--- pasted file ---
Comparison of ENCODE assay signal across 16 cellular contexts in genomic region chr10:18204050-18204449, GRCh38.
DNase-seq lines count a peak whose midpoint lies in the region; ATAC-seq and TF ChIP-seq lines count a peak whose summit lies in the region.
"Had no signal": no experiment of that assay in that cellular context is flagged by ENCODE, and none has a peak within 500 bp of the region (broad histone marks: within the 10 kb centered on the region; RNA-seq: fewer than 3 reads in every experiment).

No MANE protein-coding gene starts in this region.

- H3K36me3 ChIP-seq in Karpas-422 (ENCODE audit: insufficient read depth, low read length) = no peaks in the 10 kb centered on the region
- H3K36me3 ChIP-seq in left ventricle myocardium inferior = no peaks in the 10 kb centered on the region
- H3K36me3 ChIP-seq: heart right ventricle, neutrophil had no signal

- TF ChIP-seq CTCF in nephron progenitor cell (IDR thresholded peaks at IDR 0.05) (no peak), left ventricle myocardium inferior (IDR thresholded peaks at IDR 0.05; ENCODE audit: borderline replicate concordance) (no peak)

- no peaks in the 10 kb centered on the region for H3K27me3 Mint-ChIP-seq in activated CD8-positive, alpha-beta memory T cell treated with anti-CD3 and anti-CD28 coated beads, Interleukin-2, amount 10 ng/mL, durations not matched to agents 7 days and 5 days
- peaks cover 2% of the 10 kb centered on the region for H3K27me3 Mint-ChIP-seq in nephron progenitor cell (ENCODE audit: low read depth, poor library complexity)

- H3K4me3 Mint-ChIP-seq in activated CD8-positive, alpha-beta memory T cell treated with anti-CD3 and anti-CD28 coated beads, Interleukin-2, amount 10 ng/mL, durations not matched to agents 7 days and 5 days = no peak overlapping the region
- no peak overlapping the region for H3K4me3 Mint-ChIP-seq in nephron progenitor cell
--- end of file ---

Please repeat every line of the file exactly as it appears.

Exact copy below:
Comparison of ENCODE assay signal across 16 cellular contexts in genomic region chr10:18204050-18204449, GRCh38.
DNase-seq lines count a peak whose midpoint lies in the region; ATAC-seq and TF ChIP-seq lines count a peak whose summit lies in the region.
"Had no signal": no experiment of that assay in that cellular context is flagged by ENCODE, and none has a peak within 500 bp of the region (broad histone marks: within the 10 kb centered on the region; RNA-seq: fewer than 3 reads in every experiment).

No MANE protein-coding gene starts in this region.

- H3K36me3 ChIP-seq in Karpas-422 (ENCODE audit: insufficient read depth, low read length) = no peaks in the 10 kb centered on the region
- H3K36me3 ChIP-seq in left ventricle myocardium inferior = no peaks in the 10 kb centered on the region
- H3K36me3 ChIP-seq: heart right ventricle, neutrophil had no signal

- TF ChIP-seq CTCF in nephron progenitor cell (IDR thresholded peaks at IDR 0.05) (no peak), left ventricle myocardium inferior (IDR thresholded peaks at IDR 0.05; ENCODE audit: borderline replicate concordance) (no peak)

- no peaks in the 10 kb centered on the region for H3K27me3 Mint-ChIP-seq in activated CD8-positive, alpha-beta memory T cell treated with anti-CD3 and anti-CD28 coated beads, Interleukin-2, amount 10 ng/mL, durations not matched to agents 7 days and 5 days
- peaks cover 2% of the 10 kb centered on the region for H3K27me3 Mint-ChIP-seq in nephron progenitor cell (ENCODE audit: low read depth, poor library complexity)

- H3K4me3 Mint-ChIP-seq in activated CD8-positive, alpha-beta memory T cell treated with anti-CD3 and anti-CD28 coated beads, Interleukin-2, amount 10 ng/mL, durations not matched to agents 7 days and 5 days = no peak overlapping the region
- no peak overlapping the region for H3K4me3 Mint-ChIP-seq in nephron progenitor cell